What’s new is that the character must then roll to see if the research into these new spells was successful. To do this the player rolls 1d20 and adds the character’s level and Int bonus. This is compared to a DC of twice the level of the spell. A natural roll of 20 always indicates success and a natural roll of 1 always indicates failure. In the event of failure, the character selects a different spell and tries again until two spells have successfully been learned. Once failure is indicated for a particular spell, that spell may not be attempted again until the character gains a level (With the exception of Dedicated Research as described below) .

For most characters, this means that up to about 6th level they will have a 19 in 20 chance (anything but a natural 1) of successfully researching and learning any spell they want. From there it becomes slightly more difficult at each successive level. Even at 10th-12th level this won’t present a substantial barrier to learning the desired spells but it will occasionally force alternative choices. However, the highest level spells may have less than a 50% chance of success depending on ability point assignment and other sources of Int bonuses. Of course there is nothing to prevent the character from attempting to research the same spell again, after gaining another level.

This system may not work in someone else’s game due to differences in house rules. Other’s may simply find my system too complicated. A quick and easy alternative which would accomplish almost the same thing would be to roll 1d20 (or any other dice for that matter) with a natural 1 indicating failure and anything else being a success.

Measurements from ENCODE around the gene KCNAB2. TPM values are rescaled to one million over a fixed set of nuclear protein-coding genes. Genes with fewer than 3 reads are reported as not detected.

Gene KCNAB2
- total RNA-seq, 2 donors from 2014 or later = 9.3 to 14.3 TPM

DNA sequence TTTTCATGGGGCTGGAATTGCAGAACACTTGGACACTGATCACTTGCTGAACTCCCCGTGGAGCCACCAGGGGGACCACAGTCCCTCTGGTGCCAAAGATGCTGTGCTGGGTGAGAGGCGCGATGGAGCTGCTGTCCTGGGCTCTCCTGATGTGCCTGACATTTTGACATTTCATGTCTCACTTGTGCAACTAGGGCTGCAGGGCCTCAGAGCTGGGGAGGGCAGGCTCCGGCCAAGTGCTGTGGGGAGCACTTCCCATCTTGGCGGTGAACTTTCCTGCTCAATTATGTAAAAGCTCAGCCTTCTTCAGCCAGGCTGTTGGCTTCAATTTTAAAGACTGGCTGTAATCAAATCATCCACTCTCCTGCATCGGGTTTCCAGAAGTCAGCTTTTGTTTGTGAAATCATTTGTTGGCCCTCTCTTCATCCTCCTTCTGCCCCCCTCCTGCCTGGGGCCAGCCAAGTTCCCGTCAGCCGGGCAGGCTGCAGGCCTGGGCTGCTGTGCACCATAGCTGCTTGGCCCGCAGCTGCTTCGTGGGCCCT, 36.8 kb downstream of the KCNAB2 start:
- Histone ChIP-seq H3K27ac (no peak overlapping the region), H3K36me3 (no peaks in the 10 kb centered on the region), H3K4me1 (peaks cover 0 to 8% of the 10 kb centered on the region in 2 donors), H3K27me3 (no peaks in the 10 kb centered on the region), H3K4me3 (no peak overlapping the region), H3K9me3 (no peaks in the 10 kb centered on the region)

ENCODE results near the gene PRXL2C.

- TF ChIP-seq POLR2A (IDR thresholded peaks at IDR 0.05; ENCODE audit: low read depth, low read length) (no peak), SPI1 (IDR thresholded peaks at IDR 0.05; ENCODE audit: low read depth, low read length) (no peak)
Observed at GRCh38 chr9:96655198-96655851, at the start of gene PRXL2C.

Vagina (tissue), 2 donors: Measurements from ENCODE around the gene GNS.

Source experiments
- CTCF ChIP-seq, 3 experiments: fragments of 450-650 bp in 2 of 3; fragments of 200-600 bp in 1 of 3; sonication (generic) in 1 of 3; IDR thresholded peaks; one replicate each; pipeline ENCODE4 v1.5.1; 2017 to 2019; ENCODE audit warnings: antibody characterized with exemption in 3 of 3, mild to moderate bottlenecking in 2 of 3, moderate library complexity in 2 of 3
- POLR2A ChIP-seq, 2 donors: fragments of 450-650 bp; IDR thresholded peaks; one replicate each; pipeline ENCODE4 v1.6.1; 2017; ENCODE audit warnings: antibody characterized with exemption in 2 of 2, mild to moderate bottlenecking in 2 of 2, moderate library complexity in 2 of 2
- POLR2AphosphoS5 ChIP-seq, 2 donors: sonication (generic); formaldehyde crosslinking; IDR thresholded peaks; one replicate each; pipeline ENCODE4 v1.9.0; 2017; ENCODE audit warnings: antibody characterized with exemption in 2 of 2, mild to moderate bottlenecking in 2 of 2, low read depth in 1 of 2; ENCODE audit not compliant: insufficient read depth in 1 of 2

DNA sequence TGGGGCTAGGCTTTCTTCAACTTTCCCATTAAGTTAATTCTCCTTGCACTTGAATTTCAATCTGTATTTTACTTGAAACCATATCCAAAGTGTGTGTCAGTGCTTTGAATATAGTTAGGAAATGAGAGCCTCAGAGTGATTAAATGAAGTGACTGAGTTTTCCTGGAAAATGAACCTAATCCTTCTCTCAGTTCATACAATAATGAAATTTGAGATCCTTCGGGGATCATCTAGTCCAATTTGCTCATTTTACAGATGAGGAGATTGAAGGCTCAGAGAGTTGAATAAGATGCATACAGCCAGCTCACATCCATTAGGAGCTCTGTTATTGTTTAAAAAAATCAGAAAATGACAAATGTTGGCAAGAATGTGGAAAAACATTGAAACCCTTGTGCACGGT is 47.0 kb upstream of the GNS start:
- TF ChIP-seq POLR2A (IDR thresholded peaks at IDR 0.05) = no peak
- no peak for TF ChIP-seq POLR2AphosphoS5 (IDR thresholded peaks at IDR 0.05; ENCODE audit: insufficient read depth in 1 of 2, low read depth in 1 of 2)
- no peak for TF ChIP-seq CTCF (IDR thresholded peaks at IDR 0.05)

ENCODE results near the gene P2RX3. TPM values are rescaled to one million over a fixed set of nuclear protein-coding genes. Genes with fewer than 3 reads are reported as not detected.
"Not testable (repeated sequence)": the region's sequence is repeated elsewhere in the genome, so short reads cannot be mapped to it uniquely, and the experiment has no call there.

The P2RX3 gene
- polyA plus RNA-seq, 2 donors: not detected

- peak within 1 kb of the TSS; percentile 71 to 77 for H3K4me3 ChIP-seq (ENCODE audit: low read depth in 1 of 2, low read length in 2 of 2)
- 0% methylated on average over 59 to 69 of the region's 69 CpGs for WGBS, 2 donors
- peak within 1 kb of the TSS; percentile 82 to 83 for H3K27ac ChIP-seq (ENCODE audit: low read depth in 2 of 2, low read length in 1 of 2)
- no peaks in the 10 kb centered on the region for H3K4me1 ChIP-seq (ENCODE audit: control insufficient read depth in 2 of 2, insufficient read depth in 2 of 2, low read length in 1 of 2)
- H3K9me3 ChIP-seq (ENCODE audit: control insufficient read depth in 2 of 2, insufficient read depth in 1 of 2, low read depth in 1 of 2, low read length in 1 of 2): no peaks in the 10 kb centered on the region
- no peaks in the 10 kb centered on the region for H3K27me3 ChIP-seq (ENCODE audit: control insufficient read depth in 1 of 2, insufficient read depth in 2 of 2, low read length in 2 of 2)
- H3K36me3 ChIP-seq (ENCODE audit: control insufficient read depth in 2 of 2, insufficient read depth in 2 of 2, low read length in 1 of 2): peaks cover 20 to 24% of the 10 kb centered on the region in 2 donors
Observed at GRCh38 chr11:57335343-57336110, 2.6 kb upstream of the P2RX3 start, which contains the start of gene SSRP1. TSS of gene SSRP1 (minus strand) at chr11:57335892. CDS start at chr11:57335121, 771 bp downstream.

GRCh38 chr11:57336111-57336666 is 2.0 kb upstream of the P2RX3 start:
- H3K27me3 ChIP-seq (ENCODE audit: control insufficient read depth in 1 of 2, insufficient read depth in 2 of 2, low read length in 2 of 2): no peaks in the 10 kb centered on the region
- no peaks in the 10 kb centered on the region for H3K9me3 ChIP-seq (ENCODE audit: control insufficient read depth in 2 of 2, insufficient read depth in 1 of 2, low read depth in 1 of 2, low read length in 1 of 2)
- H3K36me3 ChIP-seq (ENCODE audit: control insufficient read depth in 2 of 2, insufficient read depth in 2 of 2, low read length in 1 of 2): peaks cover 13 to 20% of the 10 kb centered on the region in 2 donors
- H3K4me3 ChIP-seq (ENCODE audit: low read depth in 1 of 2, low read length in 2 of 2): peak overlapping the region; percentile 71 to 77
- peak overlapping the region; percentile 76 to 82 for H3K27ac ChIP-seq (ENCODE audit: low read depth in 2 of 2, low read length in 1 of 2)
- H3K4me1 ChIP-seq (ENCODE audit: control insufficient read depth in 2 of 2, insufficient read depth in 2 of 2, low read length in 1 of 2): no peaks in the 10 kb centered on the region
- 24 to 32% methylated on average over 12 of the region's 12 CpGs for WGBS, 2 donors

Dedicated Research

If characters gain new spells at each level, due to research they are assumed to be doing in their spare time, naturally a player will eventually ask if they can take a break from adventuring and do some dedicated research for a while in order to gain more spells. Personally, I think this is a bad idea but I hate to say no for arbitrary reasons. It seems perfectly natural for wizards to research spells in this fashion so I allow it. However, it isn’t easy.

Researching additional spells is extremely time-consuming and costly. Such research requires one month per level of the spell with a cost of 1,000 gp per level of the spell per month. When the research period is over, a check is made to determine success or failure just as before but the DC is three times the spell level.

A 10th level wizard with 21 int wishing to research a 10th level spell would need to spend 10 months and 100,000 gp. Then she would roll 1d20+15 (+10 for level, + 5 for int bonus) against a DC of 30. She would need to roll 15 or better to succeed. However, if she fails she can make additional attempts simply by expending the necessary time and gold.

Players may question why it is more difficult to perform dedicated research than to do research in their spare time. I would point out that it is the research done in the spare time that is unrealistic. I think the free spells each levels help the game tremendously though and therefore don’t mind this discrepancy. However, I wouldn’t make dedicated research any easier.

New Spells

A player may want to create an entirely new spell. This type of research would be done in exactly the same way as Dedicated Research. First, have the player print out a complete write up for the spell (including range, area of effect, etc) and go over it with her. It’s then up to you to assign a level to the spell. This is potentially game-breaking so be careful what you allow!